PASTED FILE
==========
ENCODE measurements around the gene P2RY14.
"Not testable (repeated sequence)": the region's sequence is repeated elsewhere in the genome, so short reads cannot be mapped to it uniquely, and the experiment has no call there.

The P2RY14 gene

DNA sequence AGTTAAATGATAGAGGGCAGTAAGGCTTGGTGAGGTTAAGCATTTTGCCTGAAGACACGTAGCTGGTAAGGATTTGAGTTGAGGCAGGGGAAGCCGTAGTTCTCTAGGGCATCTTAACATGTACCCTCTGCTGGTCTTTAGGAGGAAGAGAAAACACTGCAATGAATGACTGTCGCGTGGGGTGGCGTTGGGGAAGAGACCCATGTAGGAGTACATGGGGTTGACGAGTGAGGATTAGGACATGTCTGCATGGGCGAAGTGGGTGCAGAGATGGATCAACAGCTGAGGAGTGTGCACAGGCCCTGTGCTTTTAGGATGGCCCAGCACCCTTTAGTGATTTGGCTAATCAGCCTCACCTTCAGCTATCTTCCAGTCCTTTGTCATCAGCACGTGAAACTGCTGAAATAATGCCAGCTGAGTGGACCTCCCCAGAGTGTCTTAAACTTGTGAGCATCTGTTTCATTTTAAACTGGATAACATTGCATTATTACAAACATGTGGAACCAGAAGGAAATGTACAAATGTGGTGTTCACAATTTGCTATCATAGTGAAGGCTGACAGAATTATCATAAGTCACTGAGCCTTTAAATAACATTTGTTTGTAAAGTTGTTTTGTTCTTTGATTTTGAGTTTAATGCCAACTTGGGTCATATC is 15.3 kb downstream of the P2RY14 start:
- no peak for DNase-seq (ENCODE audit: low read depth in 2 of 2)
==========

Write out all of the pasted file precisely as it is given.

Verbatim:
ENCODE measurements around the gene P2RY14.
"Not testable (repeated sequence)": the region's sequence is repeated elsewhere in the genome, so short reads cannot be mapped to it uniquely, and the experiment has no call there.

The P2RY14 gene

DNA sequence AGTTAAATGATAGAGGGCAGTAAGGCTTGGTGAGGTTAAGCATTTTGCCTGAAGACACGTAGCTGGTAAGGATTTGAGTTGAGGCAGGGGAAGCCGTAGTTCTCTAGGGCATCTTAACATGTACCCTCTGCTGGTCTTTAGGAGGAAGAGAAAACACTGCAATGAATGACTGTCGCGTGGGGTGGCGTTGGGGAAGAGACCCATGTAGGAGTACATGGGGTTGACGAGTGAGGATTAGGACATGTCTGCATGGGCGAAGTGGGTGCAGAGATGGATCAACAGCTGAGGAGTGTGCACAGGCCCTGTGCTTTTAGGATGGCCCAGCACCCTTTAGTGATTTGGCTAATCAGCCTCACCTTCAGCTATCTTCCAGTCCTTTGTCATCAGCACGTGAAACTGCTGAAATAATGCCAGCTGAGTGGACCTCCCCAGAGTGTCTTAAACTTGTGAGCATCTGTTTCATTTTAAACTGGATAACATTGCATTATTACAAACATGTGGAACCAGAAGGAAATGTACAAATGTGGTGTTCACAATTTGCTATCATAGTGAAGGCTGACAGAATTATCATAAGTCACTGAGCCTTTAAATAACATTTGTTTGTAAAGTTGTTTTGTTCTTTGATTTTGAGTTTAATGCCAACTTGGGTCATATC is 15.3 kb downstream of the P2RY14 start:
- no peak for DNase-seq (ENCODE audit: low read depth in 2 of 2)